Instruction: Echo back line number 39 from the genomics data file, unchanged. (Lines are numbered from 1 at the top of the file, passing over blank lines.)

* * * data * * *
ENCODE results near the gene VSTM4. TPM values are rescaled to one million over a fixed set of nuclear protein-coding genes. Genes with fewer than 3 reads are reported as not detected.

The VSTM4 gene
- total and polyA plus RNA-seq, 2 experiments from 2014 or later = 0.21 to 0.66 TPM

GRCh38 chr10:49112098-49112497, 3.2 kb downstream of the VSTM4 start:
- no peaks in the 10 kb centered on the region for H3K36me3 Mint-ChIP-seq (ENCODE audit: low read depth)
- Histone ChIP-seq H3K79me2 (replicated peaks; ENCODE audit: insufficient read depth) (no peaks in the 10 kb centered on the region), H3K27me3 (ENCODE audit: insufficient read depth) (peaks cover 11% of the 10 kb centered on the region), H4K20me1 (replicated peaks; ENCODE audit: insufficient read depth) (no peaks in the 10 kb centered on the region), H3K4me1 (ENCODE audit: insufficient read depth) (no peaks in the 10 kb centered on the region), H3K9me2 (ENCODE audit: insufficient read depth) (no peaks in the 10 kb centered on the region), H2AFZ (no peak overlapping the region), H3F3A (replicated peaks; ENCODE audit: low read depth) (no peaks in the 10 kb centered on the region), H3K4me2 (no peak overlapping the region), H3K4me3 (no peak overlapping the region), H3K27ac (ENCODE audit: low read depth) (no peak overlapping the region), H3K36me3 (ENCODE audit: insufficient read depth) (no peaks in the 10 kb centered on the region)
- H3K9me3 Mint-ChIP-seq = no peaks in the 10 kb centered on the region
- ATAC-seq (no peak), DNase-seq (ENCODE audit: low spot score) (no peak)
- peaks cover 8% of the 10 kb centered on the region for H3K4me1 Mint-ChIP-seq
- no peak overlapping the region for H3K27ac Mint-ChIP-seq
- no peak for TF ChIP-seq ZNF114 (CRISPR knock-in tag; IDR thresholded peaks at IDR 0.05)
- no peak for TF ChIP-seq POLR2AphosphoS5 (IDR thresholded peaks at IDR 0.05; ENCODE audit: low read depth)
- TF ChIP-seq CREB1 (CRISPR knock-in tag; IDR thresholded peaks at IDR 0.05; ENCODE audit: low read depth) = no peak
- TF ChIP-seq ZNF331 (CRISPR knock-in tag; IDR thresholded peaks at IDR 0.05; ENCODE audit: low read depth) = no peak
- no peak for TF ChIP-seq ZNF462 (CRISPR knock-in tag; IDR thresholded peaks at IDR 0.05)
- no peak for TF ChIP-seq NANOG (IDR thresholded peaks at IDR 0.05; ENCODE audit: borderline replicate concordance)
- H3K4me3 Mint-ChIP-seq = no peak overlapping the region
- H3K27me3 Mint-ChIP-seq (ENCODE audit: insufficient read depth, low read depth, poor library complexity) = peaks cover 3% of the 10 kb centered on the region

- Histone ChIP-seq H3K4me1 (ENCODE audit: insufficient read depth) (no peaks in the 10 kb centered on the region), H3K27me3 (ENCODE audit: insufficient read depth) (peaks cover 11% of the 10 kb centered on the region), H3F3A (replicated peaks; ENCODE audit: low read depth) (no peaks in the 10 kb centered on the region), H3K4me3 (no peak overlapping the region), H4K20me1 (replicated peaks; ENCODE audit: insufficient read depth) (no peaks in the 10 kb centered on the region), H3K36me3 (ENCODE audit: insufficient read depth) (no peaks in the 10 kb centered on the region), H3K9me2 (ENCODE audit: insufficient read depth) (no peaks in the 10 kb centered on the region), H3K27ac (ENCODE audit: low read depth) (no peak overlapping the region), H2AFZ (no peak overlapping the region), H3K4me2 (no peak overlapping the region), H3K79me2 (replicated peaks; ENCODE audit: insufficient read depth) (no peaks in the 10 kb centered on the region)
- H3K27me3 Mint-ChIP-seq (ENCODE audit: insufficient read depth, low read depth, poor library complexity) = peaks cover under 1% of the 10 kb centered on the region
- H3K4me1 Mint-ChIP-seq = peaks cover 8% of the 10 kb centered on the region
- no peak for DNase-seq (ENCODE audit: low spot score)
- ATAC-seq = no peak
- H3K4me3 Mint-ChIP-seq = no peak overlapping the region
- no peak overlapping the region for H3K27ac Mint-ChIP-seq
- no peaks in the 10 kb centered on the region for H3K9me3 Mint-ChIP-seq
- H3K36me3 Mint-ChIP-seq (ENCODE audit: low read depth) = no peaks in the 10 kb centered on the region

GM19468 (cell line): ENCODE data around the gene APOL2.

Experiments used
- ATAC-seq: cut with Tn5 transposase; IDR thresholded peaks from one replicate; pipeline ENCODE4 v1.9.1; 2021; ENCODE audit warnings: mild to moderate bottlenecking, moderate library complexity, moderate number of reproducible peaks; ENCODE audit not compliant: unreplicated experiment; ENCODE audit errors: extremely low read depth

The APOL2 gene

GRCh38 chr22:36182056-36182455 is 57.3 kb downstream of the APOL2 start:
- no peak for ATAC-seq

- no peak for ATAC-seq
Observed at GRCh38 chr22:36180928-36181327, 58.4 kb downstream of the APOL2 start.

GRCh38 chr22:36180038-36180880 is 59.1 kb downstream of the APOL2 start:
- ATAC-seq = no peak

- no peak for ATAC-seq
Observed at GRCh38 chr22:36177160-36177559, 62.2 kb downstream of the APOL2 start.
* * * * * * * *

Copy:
Observed at GRCh38 chr22:36177160-36177559, 62.2 kb downstream of the APOL2 start.